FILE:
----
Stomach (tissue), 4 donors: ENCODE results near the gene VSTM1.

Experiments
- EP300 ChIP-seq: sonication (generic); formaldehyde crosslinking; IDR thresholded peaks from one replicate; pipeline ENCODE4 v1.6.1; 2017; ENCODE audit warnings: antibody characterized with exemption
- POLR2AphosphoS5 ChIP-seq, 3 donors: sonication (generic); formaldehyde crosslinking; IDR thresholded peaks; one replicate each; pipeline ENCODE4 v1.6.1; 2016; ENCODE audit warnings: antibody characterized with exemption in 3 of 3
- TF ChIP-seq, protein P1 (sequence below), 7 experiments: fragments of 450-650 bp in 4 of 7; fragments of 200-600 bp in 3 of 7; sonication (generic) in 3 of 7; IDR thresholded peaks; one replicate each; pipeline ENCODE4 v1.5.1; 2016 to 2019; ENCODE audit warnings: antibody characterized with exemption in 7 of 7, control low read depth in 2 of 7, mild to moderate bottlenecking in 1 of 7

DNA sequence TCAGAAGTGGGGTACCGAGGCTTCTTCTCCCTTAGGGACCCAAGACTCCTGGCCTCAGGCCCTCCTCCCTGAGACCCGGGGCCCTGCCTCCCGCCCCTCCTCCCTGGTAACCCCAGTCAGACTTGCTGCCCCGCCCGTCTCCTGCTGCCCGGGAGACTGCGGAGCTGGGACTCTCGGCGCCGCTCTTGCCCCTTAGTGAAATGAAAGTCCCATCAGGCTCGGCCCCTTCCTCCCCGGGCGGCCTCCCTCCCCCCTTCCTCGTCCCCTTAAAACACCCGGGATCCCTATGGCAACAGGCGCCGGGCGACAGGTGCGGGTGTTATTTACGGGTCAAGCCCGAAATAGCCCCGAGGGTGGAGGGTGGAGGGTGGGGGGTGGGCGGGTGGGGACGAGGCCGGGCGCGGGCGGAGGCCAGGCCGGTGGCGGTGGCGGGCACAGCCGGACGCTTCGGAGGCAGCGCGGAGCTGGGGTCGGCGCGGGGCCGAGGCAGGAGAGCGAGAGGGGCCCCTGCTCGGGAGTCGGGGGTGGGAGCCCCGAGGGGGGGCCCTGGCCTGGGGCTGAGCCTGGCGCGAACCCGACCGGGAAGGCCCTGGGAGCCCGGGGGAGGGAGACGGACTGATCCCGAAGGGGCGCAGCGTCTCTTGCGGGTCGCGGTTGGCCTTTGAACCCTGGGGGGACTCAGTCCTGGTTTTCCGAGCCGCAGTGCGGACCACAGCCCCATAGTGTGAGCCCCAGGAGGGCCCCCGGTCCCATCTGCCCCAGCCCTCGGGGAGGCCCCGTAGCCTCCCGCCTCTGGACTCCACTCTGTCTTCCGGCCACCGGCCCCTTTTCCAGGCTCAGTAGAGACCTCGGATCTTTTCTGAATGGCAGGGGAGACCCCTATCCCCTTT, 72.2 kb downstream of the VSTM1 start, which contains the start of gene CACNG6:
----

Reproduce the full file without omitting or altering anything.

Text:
Stomach (tissue), 4 donors: ENCODE results near the gene VSTM1.

Experiments
- EP300 ChIP-seq: sonication (generic); formaldehyde crosslinking; IDR thresholded peaks from one replicate; pipeline ENCODE4 v1.6.1; 2017; ENCODE audit warnings: antibody characterized with exemption
- POLR2AphosphoS5 ChIP-seq, 3 donors: sonication (generic); formaldehyde crosslinking; IDR thresholded peaks; one replicate each; pipeline ENCODE4 v1.6.1; 2016; ENCODE audit warnings: antibody characterized with exemption in 3 of 3
- TF ChIP-seq, protein P1 (sequence below), 7 experiments: fragments of 450-650 bp in 4 of 7; fragments of 200-600 bp in 3 of 7; sonication (generic) in 3 of 7; IDR thresholded peaks; one replicate each; pipeline ENCODE4 v1.5.1; 2016 to 2019; ENCODE audit warnings: antibody characterized with exemption in 7 of 7, control low read depth in 2 of 7, mild to moderate bottlenecking in 1 of 7

DNA sequence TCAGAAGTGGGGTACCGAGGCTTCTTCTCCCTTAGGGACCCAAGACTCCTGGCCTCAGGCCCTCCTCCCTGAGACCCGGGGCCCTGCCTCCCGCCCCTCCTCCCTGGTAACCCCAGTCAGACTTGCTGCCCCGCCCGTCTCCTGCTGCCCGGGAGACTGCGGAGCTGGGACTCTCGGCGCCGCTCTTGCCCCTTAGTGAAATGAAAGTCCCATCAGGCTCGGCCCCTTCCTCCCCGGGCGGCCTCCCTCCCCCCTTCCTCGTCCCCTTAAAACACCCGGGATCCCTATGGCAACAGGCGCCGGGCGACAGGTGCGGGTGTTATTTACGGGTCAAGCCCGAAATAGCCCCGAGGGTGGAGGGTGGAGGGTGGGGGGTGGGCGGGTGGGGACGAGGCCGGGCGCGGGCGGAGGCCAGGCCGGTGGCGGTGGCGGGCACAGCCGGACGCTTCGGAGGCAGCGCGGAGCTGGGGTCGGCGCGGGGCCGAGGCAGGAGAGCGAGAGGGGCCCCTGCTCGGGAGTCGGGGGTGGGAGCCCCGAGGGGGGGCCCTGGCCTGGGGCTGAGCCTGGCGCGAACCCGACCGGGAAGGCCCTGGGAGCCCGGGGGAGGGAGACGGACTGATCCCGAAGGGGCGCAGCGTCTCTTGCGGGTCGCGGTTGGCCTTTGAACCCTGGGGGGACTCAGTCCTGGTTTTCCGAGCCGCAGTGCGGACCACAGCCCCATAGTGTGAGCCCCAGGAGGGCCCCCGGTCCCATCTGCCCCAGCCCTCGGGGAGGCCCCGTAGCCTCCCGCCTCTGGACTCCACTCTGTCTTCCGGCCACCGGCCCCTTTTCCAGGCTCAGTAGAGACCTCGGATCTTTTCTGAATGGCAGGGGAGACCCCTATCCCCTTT, 72.2 kb downstream of the VSTM1 start, which contains the start of gene CACNG6: